White-eye rescue

A dynamic initiative is underway to help Seychelles White-eyes, one of the country’s eight endangered endemic bird species, take a step back from the threat of extinction, with a raft of conservation groups joining forces for Seychelles latest bird translocation.

At present White-eyes are found only on Mahé, Conception and Frégate, although the Mahé and Conception White-eyes are under threat from rats and the population on Frégate is still growing after being translocated there in 2001 and 2003. As part of the initiative to safeguard the species 20 White-eyes are being moved to the protected resort island Cousine, where they will be safe from the threat of predation by rats or habitat destruction by people.

A national project run by the Ministry of Environment, the White-eye initiative has now been given additional support from the joint Nature Seychelles/Cousine Island Ltd. GEF project for private and NGO managed high biodiversity islands in partnership with Cousine Island Ltd. The GEF project has supported technical assistance for the planning of the translocation and for the care of the birds.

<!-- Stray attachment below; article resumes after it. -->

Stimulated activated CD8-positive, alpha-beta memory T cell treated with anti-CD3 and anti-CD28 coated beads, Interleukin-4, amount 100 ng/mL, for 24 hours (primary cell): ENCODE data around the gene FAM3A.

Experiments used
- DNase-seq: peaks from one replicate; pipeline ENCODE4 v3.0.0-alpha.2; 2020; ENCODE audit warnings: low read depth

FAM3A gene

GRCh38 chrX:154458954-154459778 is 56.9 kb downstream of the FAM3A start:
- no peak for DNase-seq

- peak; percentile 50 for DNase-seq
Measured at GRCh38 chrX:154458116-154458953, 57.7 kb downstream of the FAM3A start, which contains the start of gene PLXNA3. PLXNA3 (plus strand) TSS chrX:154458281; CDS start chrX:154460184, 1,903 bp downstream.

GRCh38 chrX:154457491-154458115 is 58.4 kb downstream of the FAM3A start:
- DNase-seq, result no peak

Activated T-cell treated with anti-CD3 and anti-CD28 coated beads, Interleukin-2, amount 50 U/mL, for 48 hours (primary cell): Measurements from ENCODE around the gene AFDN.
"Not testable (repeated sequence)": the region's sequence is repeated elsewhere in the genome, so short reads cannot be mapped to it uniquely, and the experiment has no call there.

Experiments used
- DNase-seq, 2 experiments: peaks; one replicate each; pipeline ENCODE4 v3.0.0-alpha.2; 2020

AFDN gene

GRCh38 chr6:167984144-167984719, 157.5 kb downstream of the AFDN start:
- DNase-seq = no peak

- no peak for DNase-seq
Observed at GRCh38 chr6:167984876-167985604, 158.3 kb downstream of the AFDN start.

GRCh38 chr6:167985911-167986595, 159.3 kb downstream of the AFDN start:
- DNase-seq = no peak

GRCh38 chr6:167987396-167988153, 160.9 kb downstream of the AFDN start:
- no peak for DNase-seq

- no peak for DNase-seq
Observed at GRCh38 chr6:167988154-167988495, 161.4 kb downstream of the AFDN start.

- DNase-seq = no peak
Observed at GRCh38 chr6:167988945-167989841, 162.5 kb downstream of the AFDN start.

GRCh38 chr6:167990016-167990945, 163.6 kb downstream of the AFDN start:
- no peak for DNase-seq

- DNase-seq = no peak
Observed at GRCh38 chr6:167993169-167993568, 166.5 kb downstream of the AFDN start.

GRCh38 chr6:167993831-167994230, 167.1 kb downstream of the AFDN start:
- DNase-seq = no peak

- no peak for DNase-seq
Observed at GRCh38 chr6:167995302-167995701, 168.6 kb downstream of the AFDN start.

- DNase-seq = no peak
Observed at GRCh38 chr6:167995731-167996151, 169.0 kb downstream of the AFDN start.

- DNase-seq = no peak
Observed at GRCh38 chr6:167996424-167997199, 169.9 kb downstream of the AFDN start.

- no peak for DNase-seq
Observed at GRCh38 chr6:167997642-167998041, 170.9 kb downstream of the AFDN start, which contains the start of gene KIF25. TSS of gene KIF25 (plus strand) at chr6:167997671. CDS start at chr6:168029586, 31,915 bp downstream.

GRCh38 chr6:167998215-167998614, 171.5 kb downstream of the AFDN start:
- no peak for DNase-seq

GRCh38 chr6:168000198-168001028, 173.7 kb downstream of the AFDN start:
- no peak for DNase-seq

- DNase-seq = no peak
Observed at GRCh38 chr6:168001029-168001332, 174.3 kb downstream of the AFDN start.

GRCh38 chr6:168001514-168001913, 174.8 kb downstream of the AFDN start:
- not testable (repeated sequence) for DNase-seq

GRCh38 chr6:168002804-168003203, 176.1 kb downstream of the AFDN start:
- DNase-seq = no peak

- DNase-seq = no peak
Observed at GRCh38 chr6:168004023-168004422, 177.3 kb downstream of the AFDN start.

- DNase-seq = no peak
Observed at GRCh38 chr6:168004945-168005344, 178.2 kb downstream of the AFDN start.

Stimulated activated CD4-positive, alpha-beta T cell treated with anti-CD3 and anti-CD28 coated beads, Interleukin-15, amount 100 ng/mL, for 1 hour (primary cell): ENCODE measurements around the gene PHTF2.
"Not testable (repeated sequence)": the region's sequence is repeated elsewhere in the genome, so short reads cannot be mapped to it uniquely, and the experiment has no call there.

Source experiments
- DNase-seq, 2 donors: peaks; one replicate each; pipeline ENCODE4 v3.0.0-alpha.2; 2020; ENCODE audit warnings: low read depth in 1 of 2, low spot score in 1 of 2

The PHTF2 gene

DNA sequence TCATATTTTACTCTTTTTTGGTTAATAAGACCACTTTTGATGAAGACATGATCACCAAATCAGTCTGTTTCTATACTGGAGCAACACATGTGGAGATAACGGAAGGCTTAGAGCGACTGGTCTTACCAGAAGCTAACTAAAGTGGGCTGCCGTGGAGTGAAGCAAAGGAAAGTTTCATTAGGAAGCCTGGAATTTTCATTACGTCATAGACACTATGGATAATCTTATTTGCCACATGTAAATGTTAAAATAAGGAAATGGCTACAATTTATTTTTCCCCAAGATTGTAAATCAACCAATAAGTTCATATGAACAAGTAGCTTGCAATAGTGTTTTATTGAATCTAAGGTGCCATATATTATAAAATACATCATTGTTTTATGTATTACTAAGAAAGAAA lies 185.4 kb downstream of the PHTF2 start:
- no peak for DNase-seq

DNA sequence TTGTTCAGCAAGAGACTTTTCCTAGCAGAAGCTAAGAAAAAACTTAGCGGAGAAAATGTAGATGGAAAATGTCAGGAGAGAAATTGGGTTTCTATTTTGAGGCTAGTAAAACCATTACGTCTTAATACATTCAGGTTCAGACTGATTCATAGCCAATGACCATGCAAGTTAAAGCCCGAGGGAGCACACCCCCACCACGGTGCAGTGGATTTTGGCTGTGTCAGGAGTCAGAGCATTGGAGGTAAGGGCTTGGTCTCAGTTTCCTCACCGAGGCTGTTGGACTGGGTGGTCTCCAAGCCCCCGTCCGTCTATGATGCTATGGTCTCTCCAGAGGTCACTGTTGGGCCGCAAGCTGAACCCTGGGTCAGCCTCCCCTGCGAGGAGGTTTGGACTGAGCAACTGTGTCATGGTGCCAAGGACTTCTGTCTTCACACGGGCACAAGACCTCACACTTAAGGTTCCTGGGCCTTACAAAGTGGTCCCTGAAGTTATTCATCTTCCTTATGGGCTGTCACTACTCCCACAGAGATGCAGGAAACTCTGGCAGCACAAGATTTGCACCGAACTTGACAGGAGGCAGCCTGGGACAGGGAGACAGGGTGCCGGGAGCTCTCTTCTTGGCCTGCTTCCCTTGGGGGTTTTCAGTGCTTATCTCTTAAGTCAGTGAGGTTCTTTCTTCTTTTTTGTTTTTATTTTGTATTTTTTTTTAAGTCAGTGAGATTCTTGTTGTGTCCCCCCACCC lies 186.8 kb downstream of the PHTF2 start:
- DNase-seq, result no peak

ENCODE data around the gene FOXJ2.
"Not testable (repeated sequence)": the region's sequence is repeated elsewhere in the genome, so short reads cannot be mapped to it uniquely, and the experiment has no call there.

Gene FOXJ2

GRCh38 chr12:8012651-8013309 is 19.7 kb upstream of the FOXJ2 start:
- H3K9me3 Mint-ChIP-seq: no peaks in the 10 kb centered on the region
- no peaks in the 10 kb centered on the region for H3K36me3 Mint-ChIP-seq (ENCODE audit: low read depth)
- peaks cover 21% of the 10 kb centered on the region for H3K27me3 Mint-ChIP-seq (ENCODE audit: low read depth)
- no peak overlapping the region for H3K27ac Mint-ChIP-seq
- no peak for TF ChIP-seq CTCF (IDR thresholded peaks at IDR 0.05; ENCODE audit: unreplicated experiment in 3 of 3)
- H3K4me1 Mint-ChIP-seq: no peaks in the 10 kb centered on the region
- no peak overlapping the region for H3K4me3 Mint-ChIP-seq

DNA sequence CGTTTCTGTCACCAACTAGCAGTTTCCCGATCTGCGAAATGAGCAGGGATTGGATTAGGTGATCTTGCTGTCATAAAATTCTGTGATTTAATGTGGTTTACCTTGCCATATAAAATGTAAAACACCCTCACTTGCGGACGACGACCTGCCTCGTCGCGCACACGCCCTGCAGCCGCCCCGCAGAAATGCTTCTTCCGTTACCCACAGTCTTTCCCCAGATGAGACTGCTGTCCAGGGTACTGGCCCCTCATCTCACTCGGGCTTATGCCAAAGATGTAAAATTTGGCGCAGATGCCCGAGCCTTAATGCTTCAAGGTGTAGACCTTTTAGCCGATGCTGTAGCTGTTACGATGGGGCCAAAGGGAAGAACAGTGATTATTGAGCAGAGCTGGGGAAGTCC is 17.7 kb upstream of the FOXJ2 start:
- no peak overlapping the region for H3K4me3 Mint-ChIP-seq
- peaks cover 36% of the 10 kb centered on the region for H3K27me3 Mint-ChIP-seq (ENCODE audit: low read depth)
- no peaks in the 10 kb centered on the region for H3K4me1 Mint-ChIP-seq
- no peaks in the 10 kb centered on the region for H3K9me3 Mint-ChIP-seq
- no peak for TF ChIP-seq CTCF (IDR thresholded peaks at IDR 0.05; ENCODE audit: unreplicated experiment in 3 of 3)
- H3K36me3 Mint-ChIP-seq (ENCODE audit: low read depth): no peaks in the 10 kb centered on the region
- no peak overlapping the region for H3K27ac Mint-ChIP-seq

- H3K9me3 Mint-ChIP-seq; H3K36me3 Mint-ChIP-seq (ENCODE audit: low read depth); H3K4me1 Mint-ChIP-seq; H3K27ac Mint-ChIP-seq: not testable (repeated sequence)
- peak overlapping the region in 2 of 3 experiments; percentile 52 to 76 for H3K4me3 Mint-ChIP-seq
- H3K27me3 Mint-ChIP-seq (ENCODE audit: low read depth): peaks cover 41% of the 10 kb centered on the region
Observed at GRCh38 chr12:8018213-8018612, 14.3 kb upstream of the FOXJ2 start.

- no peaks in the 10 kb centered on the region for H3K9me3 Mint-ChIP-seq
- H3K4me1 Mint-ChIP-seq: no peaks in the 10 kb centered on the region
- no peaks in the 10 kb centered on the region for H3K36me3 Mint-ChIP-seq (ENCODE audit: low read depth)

Ten birds from Conception have already been released on Cousine and a further five are expected to be released on Monday. In order to ensure the genetic diversity of the new population on Cousine, five White-eyes from Mahé will be released later this month.

“The birds are doing fine, they are feeding and interacting well with other birds, especially the sunbirds,” said Jock Henwood of Cousine Island.
Since the release of the White-eyes on Cousine, the island’s ecology staff, with assistance from the Durrell WIldlife Conservation Trust, have been monitoring their progress and made daily sightings of the birds, all of which appear to be doing well.

Translocation of White-eyes to other islands was agreed upon in the 2001 National Species Action Plan (NSAP), which called for secure populations to be on at least three islands by 2006.
The decision to move the birds was also spurred by the fact that Conception appears to be supporting as many White-eyes as it can and for the total population to grow the birds needed more space. At the same time as the Cousine translocation is taking place another 25 birds are being moved to North Island, with the assistance of the Island Conservation Society.

After being carefully trapped, ringed and given a medical check up, the Conception White-eyes were helicoptered to Cousine and released.
Although there are no records of White-eyes having colonised new islands without human assistance there are hopes that, as the Cousine population grows, some White-eyes might make the short trip to neighbouring islands.

Organisers hope that the initiative will help the White-eye population grow and eventually be donwgraded from its current IUCN endangered status.

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